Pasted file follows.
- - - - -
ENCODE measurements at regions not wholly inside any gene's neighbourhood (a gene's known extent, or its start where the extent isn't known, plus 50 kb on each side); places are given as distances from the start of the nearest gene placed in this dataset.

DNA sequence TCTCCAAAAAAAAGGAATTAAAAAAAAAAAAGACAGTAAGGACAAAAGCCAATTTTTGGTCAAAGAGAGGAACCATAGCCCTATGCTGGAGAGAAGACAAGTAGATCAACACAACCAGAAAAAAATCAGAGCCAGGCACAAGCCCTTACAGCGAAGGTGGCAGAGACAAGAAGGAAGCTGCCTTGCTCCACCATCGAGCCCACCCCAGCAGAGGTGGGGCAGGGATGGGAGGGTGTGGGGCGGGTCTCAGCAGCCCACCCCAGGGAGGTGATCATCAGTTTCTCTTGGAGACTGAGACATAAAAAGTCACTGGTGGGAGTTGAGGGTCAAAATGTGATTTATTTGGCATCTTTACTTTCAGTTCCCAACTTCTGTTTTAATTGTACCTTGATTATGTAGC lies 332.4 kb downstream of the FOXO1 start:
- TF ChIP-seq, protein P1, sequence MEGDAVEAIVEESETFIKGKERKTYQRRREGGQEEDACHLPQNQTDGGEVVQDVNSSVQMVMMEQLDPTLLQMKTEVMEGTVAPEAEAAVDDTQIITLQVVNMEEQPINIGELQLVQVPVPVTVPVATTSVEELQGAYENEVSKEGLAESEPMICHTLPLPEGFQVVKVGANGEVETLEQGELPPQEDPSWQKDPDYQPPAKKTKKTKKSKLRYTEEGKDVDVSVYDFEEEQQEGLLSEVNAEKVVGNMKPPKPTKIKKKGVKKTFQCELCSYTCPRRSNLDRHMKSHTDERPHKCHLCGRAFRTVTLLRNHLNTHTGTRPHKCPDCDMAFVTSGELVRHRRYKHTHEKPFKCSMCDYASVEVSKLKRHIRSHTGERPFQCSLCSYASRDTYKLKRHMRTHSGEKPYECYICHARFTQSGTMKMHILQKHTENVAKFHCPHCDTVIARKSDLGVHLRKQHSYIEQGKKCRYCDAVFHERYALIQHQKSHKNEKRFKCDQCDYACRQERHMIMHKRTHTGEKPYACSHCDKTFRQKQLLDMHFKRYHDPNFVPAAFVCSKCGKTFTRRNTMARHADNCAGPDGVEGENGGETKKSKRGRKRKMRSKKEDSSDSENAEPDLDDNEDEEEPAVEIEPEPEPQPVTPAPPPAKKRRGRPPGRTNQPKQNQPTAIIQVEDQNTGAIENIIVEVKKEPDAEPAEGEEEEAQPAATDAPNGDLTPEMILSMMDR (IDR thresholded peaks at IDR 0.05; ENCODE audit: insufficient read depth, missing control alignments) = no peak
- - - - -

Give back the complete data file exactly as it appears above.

ENCODE measurements at regions not wholly inside any gene's neighbourhood (a gene's known extent, or its start where the extent isn't known, plus 50 kb on each side); places are given as distances from the start of the nearest gene placed in this dataset.

DNA sequence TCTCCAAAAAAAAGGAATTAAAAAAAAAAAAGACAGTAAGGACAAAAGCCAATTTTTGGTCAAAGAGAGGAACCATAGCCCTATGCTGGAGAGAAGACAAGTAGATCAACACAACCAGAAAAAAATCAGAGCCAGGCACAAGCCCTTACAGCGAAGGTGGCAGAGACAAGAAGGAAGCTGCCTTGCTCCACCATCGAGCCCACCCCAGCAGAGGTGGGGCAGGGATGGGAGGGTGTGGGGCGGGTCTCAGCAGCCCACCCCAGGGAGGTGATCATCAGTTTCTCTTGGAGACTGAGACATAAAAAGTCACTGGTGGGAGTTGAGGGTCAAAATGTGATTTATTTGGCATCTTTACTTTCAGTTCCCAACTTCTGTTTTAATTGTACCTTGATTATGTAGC lies 332.4 kb downstream of the FOXO1 start:
- TF ChIP-seq, protein P1, sequence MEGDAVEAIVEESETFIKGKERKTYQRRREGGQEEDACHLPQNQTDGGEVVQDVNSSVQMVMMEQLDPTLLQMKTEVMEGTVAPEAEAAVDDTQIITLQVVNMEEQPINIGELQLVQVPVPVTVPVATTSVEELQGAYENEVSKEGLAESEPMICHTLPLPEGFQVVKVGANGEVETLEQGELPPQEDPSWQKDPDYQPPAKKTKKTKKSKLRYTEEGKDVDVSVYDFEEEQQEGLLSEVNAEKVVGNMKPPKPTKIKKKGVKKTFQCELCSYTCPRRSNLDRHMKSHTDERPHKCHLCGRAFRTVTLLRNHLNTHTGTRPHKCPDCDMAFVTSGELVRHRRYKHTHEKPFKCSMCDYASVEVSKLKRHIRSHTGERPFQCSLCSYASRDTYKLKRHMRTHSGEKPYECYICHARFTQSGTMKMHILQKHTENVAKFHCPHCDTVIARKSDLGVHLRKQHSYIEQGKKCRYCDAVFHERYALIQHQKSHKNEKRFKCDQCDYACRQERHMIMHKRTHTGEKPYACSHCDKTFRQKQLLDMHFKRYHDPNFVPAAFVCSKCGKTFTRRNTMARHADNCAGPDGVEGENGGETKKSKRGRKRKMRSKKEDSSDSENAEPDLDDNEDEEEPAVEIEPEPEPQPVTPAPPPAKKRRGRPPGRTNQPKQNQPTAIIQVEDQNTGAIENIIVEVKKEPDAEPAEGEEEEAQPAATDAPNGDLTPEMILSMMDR (IDR thresholded peaks at IDR 0.05; ENCODE audit: insufficient read depth, missing control alignments) = no peak